• Seek information from others who may have knowledge of historic properties in the area. This includes the State Historic Preservation Officer (SHPO)/Tribal Historic Preservation Officer (THPO) and, as appropriate, Indian tribes or Native Hawaiian organizations who may have concerns about historic properties of religious and cultural significance to them within the APE.
Annotation: The regulations actually require something else even earlier. At 36 CFR §§ 800.3(e) and (f) they require the federal agency to:
• Plan to involve the public, and
• Identify other consulting parties
The fact that these activities are supposed to be carried out BEFORE the agency undertakes the scoping actions listed at 36 CFR § 800.4 surely suggests that consulting parties should be involved in those scoping activities – otherwise why do them first? And of course, how can one “seek information from others” if one has not figured out who those “others” – quite likely consulting parties and/or members of the public – are?
This is not just a matter of word play. One of the continuing problems we face in Section 106 review is that agencies make unilateral decisions about APEs and identification methods without talking to anybody – except maybe the overburdened SHPO staff, who often have an understandable tendency to say “oh yeah, sure, whatever,” or “Follow our Handbook 1999-X57b.” Then by the time those publics and consulting parties who were supposed to be roped in back at 800.3(e) and (f) find out what’s happening, the agency’s set on its course and the SHPO, having gone along with it, may be disinclined to say “oops.”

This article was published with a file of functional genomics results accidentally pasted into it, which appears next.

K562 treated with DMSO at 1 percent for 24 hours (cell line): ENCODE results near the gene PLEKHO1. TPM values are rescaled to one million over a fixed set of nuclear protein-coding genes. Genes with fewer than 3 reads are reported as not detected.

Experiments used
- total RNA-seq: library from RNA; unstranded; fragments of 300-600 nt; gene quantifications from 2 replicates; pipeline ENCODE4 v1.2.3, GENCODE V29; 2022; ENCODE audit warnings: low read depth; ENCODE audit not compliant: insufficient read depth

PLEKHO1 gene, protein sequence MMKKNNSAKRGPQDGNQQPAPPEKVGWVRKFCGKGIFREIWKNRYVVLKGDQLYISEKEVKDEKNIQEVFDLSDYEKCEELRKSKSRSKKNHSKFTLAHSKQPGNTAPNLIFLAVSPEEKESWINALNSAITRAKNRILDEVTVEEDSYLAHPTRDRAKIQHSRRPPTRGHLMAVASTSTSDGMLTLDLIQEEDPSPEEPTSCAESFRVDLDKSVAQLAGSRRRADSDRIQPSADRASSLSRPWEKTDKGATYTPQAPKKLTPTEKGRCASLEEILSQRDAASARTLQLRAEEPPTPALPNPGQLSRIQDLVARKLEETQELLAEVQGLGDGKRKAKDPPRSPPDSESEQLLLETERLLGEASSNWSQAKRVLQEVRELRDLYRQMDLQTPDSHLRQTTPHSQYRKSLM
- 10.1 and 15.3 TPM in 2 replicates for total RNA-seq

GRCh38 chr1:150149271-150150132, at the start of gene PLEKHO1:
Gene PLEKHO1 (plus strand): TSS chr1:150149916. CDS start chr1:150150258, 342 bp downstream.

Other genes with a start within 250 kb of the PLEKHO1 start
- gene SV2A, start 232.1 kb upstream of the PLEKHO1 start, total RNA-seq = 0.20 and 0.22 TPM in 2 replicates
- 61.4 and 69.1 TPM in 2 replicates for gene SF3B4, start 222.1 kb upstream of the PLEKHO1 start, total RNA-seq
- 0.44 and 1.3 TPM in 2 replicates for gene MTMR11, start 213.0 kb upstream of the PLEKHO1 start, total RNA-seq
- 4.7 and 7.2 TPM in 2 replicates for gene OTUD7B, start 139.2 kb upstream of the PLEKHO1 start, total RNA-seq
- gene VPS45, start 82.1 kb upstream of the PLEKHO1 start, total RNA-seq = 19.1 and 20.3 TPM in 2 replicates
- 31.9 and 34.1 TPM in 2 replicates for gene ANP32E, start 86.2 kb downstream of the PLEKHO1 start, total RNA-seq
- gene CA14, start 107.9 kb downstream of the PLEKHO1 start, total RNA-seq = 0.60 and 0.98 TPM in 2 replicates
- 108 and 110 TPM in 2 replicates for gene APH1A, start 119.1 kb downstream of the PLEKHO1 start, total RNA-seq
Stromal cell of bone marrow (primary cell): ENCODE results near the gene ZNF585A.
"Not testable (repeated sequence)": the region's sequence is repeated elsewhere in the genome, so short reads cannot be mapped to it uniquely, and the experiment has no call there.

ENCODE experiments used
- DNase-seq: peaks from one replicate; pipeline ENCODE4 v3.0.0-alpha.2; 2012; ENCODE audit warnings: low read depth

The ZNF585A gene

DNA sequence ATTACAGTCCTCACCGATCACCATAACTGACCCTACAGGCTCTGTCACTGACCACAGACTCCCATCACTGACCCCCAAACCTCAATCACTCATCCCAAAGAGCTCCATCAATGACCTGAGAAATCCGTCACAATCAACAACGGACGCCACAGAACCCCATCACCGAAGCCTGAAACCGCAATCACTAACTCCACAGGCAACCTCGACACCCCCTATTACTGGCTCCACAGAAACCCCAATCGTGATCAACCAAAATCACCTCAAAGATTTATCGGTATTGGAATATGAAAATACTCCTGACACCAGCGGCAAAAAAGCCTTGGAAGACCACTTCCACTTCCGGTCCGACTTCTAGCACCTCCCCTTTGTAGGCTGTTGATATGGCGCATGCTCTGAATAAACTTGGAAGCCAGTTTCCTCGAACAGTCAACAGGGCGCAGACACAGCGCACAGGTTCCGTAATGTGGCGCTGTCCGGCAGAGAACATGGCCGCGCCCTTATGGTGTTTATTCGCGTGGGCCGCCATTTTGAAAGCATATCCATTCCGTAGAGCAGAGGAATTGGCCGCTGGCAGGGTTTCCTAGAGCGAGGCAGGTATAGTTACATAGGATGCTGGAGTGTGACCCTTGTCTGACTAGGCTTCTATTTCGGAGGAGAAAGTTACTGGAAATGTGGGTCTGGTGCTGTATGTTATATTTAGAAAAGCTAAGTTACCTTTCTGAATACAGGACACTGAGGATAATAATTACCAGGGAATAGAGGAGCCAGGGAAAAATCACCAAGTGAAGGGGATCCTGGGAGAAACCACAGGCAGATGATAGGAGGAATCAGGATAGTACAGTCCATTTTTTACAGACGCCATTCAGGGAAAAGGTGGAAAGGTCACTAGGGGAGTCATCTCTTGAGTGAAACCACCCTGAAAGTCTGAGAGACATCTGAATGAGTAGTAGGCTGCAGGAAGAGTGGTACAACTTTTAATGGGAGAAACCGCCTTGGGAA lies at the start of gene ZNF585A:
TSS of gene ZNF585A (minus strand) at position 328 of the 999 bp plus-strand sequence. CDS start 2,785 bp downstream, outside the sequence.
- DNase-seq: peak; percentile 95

Following these initial steps, the regulations (36 CFR § 800.4(b)(1)) set out several factors the agency must consider in determining what is a "reasonable and good faith effort" to identify historic properties. They call for the agency official to "take into account past planning, research and studies; the magnitude and nature of the undertaking and the degree of federal involvement; the nature and extent of potential effects on historic properties; and the likely nature and location of historic properties within the APE. The Secretary of the Interior's standards and guidelines for identification provide guidance on this subject. The agency official should also consider other applicable professional, state, tribal, and local laws, standards, and guidelines. The regulations note that a reasonable and good faith effort may consist of or include "background research, consultation, oral history interviews, sample field investigation, and field survey."